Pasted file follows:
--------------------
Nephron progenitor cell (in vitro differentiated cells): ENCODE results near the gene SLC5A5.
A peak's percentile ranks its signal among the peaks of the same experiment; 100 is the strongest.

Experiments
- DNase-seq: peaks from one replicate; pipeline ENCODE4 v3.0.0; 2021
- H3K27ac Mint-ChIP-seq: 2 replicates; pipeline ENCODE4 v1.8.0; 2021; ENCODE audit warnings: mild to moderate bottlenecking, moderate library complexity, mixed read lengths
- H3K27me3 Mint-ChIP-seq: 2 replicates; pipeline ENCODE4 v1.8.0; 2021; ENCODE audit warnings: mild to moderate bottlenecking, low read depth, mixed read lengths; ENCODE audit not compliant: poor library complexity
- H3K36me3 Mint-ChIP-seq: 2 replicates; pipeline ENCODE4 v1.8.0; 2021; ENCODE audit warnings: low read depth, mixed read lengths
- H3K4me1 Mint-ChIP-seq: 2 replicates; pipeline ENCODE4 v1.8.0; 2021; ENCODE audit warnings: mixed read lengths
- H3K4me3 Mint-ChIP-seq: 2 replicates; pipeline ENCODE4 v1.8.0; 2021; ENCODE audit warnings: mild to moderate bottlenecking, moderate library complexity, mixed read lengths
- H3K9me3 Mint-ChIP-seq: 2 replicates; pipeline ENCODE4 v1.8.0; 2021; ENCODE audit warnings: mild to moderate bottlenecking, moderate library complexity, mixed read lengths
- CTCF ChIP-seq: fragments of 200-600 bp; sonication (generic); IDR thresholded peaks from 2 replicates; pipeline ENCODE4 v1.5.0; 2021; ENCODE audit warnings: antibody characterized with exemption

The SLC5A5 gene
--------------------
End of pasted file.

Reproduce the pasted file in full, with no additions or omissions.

Nephron progenitor cell (in vitro differentiated cells): ENCODE results near the gene SLC5A5.
A peak's percentile ranks its signal among the peaks of the same experiment; 100 is the strongest.

Experiments
- DNase-seq: peaks from one replicate; pipeline ENCODE4 v3.0.0; 2021
- H3K27ac Mint-ChIP-seq: 2 replicates; pipeline ENCODE4 v1.8.0; 2021; ENCODE audit warnings: mild to moderate bottlenecking, moderate library complexity, mixed read lengths
- H3K27me3 Mint-ChIP-seq: 2 replicates; pipeline ENCODE4 v1.8.0; 2021; ENCODE audit warnings: mild to moderate bottlenecking, low read depth, mixed read lengths; ENCODE audit not compliant: poor library complexity
- H3K36me3 Mint-ChIP-seq: 2 replicates; pipeline ENCODE4 v1.8.0; 2021; ENCODE audit warnings: low read depth, mixed read lengths
- H3K4me1 Mint-ChIP-seq: 2 replicates; pipeline ENCODE4 v1.8.0; 2021; ENCODE audit warnings: mixed read lengths
- H3K4me3 Mint-ChIP-seq: 2 replicates; pipeline ENCODE4 v1.8.0; 2021; ENCODE audit warnings: mild to moderate bottlenecking, moderate library complexity, mixed read lengths
- H3K9me3 Mint-ChIP-seq: 2 replicates; pipeline ENCODE4 v1.8.0; 2021; ENCODE audit warnings: mild to moderate bottlenecking, moderate library complexity, mixed read lengths
- CTCF ChIP-seq: fragments of 200-600 bp; sonication (generic); IDR thresholded peaks from 2 replicates; pipeline ENCODE4 v1.5.0; 2021; ENCODE audit warnings: antibody characterized with exemption

The SLC5A5 gene